The rise of the independent worker: Freelancing is a fast-growing market

The unemployment rate for the population overall remains near the historic lows that it has been since the 1970s. Yet, the unemployment rate for a particularly tight market like New York City is about twice that of the national average, according to Federal Reserve statistics. Part of the explanation for this high unemployment rate is that there are still a significant number of jobs that companies can’t fill. Some of those jobs are part-time and require more than a high school diploma.

Because so many people today want to work full-time but aren’t able to find it, organizations in New York City are exploring ways to boost the pay and job options available to independent workers, reports the New York Times. At small companies, finding talented and flexible part-time and freelancers is the fastest growing part of the workforce.

But while it’s easier than ever to pay for services provided by freelancers, contractors, independent contractors, and other small business owners, a bit of good news is sinking in. Here are a few changes to note.

Individualized employment

A few years ago, it wasn’t uncommon for independent workers or business owners to be freelancing anywhere from just a few days to a couple months at a time. Today, more organizations are growing their sales forces, marketing teams, and support staff through hiring independent contractors. In other words, freelancers and businesses can combine forces.

Giving agencies more power

As this changing workforce continues to unfold, the hiring and firing of freelance workers is being considered by some as a kind of black market. Consequently, recent changes in legislation related to contractors may give businesses more flexibility when it comes to the legal status of independent contractors.

Freelancing jobs are proliferating

Already, the number of freelancers has skyrocketed, according to calculations by the National Center for the Web & Social Media. Some freelancers make enough money to cover the bills.

More organizations are hiring freelancers as a means of expanding their sales teams. This is good news for entrepreneurs, who are able to hire part-time writers, social media managers, product developers, and developers, without worrying about taking a leave of absence from work. Plus, some of those smaller startups and businesses are considered mom-and-pop businesses by the Federal Trade Commission and don’t require that an employee be on staff. This allows companies to hire freelancers and offer them perks like free food and even health care.

There are downsides to hiring freelancers. Freelancers need to understand and manage their schedule to meet the specific needs of each customer. For these reasons, there is a growing demand for managers. Those managing freelancers will also need to meet the needs of the customer and the business.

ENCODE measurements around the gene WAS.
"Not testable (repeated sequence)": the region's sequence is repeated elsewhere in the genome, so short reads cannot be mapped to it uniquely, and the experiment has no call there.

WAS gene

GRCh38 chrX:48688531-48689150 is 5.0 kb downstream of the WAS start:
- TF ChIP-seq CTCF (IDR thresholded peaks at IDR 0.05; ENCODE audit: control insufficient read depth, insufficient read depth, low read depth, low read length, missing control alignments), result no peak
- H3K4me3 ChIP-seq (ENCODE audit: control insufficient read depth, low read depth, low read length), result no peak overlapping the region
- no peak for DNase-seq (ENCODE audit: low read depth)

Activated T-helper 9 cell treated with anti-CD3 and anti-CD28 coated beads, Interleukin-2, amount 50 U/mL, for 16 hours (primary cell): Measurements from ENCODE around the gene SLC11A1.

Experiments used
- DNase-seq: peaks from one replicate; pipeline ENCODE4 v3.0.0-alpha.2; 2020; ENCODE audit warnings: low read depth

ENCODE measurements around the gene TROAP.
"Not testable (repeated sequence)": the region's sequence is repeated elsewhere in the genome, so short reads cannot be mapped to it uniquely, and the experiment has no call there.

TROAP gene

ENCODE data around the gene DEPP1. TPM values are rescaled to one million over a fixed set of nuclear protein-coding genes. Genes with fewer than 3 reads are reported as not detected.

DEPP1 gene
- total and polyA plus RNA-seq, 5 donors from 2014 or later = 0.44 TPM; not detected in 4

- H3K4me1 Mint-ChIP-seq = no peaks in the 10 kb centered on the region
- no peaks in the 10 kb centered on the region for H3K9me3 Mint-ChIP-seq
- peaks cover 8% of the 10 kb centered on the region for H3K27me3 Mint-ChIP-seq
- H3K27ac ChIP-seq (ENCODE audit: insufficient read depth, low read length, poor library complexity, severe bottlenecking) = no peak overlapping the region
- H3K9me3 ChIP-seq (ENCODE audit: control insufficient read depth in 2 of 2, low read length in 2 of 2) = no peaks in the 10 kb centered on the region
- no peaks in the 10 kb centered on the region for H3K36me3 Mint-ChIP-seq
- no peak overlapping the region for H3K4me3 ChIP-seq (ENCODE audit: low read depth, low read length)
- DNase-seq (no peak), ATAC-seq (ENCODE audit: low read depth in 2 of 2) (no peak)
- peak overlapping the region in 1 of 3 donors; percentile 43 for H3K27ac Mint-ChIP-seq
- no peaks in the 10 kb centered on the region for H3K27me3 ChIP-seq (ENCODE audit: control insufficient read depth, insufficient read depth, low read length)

Given the flexibility that freelancers offer and the flexibility that some businesses need, organizations are becoming increasingly attracted to the small contingent of workers. While it may feel like some freelancers are freelancing by convenience, most really don’t mind being paid for their time.

Freelancing gives you the best of both worlds. You can work in a variety of industries or time zones. You can manage your schedule, work in industries or industries that you like, and still feel like you’re doing some form of work.

Freelancing opportunities are increasing while revenue opportunities seem to be growing in this market, according to a recent report by The Resources Group. Just as independent workers have multiplied, so, too, have the number of organizations that have become interested in incorporating freelancers and independent contractors into their operations.

Freelancing has become a growing source of income for more people, which means the market for independent workers is expanding. Just as it was for other market segments, some freelancers get too much and others get too little. But the stories coming out of New York City, as well as other places, show the flexibility and control freelancers get to work with. Not only that, but the resources available to freelancers in many of the industries they work in can pay for their expensive experiences.

But those who work with freelancers also experience their own share of drawbacks, even if they are not real freelancers. Their unique demands are going to determine the work they get and the quality of that work. That makes this industry much more like having a high-performance coach and a high-growth technology startup. There will always be a waiting list for tickets to their events. Some companies, such as Path, will pay for all of the fun, but the prices will certainly be on the high side. There will always be a market for freelancers, and the opportunity to work with them continues to grow.

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